Jurisdictional fact – jurisdictional error – whether the existence of a reference date to support a payment claim is a jurisdictional fact
This decision confirms that the existence of a reference date to support a payment claim is not a jurisdictional fact or an essential pre-condition for the making of a valid payment claim. Hence, if there is a dispute about this issue, it is for the adjudicator to determine.
Lewence Construction Pty Ltd (contractor) entered into a contract with Southern Han Breakfast Point Pty Ltd (principal) for the construction of an apartment block. On 27 October 2014 the principal issued a notice purporting to take further work under the contract out of the contractor's hands. The contractor notified the principal that it regarded this as repudiation of the contract which the contractor accepted and terminated the contract. On 4 December 2014, the contractor served a payment claim pursuant to the Building and Construction Industry Security of Payment Act 1999 (NSW) (Act) for work done prior to termination of the contract. The payment claim was the subject of an adjudication determination made in favour of the contractor.
The principal sought a declaration that the adjudication was void. The primary judge accepted the principal's argument that the adjudicator had committed a jurisdictional error because he wrongly determined that a reference date within the meaning of section 8 of the Act had arisen in respect of the work. The contractor appealed from that decision.
The appeal was allowed. The Court of Appeal held that the existence of a reference date to support a payment claim is not a jurisdictional fact. It is not an essential pre-condition for the making of a valid payment claim.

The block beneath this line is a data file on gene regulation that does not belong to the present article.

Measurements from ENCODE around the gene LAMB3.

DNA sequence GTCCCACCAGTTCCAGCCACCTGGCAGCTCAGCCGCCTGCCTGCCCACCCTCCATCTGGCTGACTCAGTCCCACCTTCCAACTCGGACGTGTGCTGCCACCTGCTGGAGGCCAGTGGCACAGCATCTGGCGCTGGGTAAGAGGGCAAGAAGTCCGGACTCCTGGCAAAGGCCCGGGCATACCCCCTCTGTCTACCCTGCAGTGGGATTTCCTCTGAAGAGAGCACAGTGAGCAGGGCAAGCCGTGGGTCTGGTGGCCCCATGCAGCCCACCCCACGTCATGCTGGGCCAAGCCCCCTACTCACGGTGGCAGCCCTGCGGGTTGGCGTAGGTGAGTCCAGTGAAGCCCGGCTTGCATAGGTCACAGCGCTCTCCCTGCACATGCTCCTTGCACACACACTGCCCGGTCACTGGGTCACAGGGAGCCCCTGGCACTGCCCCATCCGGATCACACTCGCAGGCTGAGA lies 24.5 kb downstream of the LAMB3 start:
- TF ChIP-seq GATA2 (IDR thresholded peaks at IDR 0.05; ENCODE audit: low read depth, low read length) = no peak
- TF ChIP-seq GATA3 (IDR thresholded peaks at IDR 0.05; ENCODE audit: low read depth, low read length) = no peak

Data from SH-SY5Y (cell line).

The Court of Appeal found that the words 'on and from each reference date' in section 8(1) of the Act do not purport to identify a person; rather they identify the time on and from which a person who satisfies the description in either section 8(1)(a) or section 8(1)(b) is entitled to a progress payment. The words 'a person referred to in section 8(1)' in section 13(1) of the Act refer, in their ordinary meaning, to a person falling within either sections 8(1)(a) or 8(1)(b) of the Act. It does not require a claimant who satisfies either of those subsections to also be able to identify the reference date. The words 'or who claims to be entitled to a progress payment' in section 13(1) make clear that the existence of a dispute as to the entitlement does not preclude the making of a valid payment claim.
Section 13(1) is contrasted with section 13(5) which provides that a claimant cannot serve more than one payment claim in respect of each reference date. Section 13(5) is expressed as a prohibition on the making of a claim. The Court of Appeal held that there was no evidence or reason to conclude that the payment claim was a second claim in respect of the (earlier) October date when the payment claim covered work under the contract after that date, and the earlier claim was not in evidence.